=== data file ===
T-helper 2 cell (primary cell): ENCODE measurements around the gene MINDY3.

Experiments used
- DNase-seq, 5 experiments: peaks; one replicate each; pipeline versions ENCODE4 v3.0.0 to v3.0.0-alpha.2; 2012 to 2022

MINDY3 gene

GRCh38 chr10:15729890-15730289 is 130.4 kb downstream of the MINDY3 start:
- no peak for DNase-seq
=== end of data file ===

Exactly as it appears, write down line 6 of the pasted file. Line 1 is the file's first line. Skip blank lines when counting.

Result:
- no peak for DNase-seq